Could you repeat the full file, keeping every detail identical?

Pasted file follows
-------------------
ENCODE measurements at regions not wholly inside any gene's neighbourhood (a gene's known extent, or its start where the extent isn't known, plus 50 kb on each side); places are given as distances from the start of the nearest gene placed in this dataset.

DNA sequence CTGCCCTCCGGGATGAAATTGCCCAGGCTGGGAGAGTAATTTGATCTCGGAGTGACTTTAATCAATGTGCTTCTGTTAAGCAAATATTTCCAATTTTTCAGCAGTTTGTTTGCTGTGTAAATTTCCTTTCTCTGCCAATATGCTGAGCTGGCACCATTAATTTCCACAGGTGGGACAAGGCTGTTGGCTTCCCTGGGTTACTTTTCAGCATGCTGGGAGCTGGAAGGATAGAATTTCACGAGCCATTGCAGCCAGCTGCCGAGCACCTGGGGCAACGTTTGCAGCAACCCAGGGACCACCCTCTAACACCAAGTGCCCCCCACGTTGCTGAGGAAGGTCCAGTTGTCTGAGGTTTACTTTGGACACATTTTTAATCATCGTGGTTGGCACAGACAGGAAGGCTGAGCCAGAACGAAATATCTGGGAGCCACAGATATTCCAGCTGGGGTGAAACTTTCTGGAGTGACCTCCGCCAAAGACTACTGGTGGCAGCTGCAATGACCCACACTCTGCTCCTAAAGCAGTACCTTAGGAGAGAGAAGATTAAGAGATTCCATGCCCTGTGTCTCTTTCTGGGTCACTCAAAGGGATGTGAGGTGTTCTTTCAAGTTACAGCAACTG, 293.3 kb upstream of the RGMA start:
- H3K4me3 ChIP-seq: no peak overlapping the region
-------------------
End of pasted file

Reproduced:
ENCODE measurements at regions not wholly inside any gene's neighbourhood (a gene's known extent, or its start where the extent isn't known, plus 50 kb on each side); places are given as distances from the start of the nearest gene placed in this dataset.

DNA sequence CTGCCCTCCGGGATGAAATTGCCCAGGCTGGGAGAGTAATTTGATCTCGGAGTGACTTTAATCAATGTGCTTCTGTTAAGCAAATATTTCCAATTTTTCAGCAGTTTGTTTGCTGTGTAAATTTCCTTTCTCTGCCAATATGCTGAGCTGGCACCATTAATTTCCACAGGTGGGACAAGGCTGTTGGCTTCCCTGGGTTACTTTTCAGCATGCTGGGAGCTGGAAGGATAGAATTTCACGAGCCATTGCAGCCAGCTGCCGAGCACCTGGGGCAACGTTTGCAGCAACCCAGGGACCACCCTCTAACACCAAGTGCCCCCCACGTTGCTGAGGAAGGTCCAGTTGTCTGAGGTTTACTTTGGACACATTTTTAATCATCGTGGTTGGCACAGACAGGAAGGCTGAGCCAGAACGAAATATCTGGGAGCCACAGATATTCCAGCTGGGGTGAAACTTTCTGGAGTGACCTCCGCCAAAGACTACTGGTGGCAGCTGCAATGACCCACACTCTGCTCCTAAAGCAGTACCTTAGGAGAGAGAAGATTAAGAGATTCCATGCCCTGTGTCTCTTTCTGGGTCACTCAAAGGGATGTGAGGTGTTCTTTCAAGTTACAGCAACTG, 293.3 kb upstream of the RGMA start:
- H3K4me3 ChIP-seq: no peak overlapping the region